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Statgraphics Plus V. 5
by Manugistics Inc.

System Requirements: Pentium; 32 MB RAM; and Windows 95, 98, 2000, ME, or NT 3.5 or higher.

Price: Standard edition: $749. Quality and Design: $999. Professional: $1,649.

Manugistics Inc.
2115 E. Jefferson St.
Rockville, MD 20852
Phone: (800) 592-0050


You Don't Have to Be a Statistician
Statgraphics Plus V. 5

by Felix Grant


D etermining the best product in any market sector will always be a matter of determining the best application for a particular need. Software distributors recognize this and supply a wide range of overlapping products fitted for different users and usage requirements. The particular strength of StatGraphics Plus Version 5 is its ease of use, which supports the quality professional (not primarily a statistician) through a maze of powerful techniques and around many potential pitfalls.

 The product comes in three main configurations (Standard, Quality and Design, and Professional). Although the Standard version offers a solid range of facilities for routine business use, Quality Digest readers will want the more advanced Quality and Design version. Although some might require the extra facilities offered by the Professional version, the middle-priced Quality and Design variant should be sufficient for most users.

 Approaching matters from a technical graphics perspective, Release 5 is a strong contender for the title of "easiest to learn heavyweight package." An intuitive interface is backed up by a systematic collection of unobtrusive but informative instruction and support tools, so that using it is easy, quick and hassle-free. There is a flexible multipane workbook system, modeled on Macintosh modes of working, and an environment (now fully 32-bit) that offers generally "enabling" usability.

 The areas of particular interest are on the Special menu, under the headings Quality Control and Experimental Design. The

Quality Control submenu offers main choices, from Pareto, process capability, gage R&R, and linearity/acceptance and acceptance sampling, in addition to charts and plots (X-bar vs. R; S and S-squared; p, np, u and c; various moving average and cusum; toolwear and acceptance; and fishbone diagrams). There is little, in terms of content, to surprise a quality professional here, but the implementation is both effective and ergonomic. Analyses are assembled step by step from user data and requirements.

 The Experimental Design menu and associated help, usually murky areas in most generic statistics products, are particularly well-implemented. Nothing can make this work a no-brainer, but the program takes a pretty good stab at it. Although users need to have some understanding of what they are doing, the program offers good mnemonic prompts (to the basic principles, to design classes and to design creation, for instance), and the progressive dialogue makes implementation as painless as possible. Users are led through the creation, modification, optimization, augmentation and analysis of their designs in a fairly unbreakable way. The available tools successfully cover screening; response surfaces; mixtures; multilevel factorials; inner/outer arrays; single or multifactor categorical, hierarchical variance components; and multiple-response optimization.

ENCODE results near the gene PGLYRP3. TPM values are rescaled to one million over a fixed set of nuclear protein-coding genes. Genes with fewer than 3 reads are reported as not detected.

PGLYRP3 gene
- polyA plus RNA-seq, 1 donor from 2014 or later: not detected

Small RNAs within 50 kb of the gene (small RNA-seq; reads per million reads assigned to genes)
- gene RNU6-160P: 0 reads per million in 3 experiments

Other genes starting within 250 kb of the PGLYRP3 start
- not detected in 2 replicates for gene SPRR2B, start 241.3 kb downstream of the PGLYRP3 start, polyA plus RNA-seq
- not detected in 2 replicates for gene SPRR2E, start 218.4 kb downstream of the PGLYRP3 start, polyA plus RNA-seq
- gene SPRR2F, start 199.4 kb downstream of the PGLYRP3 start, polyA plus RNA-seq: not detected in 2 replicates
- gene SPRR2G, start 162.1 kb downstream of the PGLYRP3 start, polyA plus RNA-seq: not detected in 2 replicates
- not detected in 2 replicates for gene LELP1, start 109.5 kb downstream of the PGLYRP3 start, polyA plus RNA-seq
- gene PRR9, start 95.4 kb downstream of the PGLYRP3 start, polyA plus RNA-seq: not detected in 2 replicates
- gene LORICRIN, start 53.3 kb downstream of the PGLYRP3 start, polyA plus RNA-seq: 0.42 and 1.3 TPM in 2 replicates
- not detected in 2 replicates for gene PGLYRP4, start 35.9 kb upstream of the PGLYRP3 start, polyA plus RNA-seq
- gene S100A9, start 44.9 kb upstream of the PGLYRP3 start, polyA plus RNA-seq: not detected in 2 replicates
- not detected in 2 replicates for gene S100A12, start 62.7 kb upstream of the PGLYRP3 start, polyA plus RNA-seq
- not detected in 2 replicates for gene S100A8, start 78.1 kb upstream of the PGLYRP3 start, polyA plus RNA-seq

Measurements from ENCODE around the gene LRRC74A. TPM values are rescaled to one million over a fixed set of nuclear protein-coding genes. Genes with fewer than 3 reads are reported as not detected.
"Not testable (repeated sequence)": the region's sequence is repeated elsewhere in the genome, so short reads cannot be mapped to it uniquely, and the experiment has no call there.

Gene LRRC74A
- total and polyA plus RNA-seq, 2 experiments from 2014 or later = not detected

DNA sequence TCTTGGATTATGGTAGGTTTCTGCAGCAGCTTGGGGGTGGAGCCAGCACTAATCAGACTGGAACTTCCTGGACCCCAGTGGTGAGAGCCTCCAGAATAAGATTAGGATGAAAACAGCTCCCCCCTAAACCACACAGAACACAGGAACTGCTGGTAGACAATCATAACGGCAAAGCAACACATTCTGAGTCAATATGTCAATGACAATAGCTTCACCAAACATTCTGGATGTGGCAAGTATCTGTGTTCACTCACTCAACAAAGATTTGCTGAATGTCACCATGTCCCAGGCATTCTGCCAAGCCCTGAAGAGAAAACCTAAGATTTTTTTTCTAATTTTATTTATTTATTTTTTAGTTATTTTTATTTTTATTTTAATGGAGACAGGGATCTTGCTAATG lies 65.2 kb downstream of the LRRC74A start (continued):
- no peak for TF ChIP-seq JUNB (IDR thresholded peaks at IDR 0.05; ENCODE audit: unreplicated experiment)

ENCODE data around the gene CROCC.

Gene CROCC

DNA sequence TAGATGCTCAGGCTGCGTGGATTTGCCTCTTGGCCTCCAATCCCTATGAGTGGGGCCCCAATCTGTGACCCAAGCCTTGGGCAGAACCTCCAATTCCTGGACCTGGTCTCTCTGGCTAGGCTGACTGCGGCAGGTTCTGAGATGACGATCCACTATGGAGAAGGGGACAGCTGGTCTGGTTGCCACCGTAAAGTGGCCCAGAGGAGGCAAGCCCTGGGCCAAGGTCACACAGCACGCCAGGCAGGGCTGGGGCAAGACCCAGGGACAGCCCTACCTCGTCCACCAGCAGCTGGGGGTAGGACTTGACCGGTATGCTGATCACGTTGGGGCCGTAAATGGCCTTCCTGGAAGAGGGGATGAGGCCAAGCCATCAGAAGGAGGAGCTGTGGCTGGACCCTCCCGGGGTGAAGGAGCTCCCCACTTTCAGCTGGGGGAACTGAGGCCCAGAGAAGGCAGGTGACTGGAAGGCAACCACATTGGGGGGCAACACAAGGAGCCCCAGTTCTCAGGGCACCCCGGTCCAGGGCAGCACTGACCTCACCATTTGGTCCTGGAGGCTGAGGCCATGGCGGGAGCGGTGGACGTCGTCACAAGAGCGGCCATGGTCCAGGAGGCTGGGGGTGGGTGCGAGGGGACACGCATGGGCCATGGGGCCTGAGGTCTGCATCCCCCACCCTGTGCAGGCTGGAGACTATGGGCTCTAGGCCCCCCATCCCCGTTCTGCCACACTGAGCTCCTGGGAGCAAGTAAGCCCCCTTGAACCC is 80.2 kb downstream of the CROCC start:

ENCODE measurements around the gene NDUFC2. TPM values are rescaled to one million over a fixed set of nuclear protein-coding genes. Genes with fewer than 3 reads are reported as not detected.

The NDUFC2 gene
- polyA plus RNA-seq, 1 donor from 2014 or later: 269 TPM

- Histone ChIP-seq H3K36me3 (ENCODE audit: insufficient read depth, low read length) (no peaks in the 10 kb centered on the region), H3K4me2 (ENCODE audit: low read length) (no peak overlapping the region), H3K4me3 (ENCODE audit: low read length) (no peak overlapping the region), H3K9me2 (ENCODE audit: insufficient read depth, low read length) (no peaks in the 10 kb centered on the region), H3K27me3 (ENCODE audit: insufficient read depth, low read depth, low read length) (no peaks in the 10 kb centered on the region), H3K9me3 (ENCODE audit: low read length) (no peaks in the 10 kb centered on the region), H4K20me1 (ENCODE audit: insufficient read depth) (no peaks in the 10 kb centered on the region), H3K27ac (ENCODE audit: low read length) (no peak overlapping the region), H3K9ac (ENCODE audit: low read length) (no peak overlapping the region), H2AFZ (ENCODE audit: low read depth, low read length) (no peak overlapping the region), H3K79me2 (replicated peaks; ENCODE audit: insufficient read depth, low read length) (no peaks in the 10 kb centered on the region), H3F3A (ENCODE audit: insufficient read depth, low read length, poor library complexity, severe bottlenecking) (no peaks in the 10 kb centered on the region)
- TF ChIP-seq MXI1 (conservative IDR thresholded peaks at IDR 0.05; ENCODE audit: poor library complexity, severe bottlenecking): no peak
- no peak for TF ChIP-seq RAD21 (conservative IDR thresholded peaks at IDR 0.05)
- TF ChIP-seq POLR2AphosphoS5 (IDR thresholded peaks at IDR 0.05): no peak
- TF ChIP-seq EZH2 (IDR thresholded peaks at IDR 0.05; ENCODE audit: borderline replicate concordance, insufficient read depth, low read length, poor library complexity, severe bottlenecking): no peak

Support kicks in at program start-up with StatWizard. It uses intelligent data-driven dialogue to guide users toward appropriate actions, selections, transforms and analyses. This optional setting is invaluable for less confident users. StatAdvisor interprets results and explains the statistical output.

 Similarly named StatFolio is a library system allowing analyses to be banked and reused. StatGallery is a multipane, multipage combination of different text, numeric and graphics outputs in a grid display. StatReporter helps to produce and publish reports from within on-screen results. It can be configured to generate HTML, PNG or JPG graphics and Java applet support for Web publishing. Updates to a local or networked directory, or by FTP, automatically reflect changes. In designing such turnkey dissemination systems, there are trade-offs in the areas of simplicity, appearance and speed. SGV5 has plumped for WYSIWYG reproduction of its on-screen appearance from a few mouse clicks, with graphic rendering, which leads to relatively large files.

 StatLink is a successful addition of particular interest to industrial users. It allows interactive setup of user-specified periodic data polling. The source can be an SGV5 data sheet, the clipboard or any file for which there is an ODBC driver installed.

 For quick routine work, SGV5 has also acquired SnapStats, a version of the instant-access summaries that has become increasingly popular in such packages. It's a well-thought-out implementation, smoother and more flexible than many.

 Control of graphics options is automatically initialized and adjusted from a single multitabbed dialogue. It took me a while to figure out how to adjust X-axis labeling, but in general, everything is smooth and effortless. Few packages provide such an instant and instinctive feedback exploration loop.

 All in all, SGV5 is an excellent choice for settings in which statistics are a means, not an end--which describes most quality settings. It provides highly efficient and effective support for overstretched expertise in meeting its objectives within schedule or budget, and you can't ask for much more than that.


About the author

 Felix Grant is a lecturer and consultant in the United Kingdom. E-mail him at .

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